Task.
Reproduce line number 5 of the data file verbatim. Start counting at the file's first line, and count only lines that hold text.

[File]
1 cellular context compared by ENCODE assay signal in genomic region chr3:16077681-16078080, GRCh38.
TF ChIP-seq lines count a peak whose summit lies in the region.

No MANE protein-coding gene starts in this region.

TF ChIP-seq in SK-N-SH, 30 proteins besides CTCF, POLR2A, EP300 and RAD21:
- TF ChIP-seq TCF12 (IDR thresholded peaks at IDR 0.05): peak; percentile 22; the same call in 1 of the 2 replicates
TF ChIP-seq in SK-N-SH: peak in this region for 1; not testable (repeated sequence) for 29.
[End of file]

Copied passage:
- TF ChIP-seq TCF12 (IDR thresholded peaks at IDR 0.05): peak; percentile 22; the same call in 1 of the 2 replicates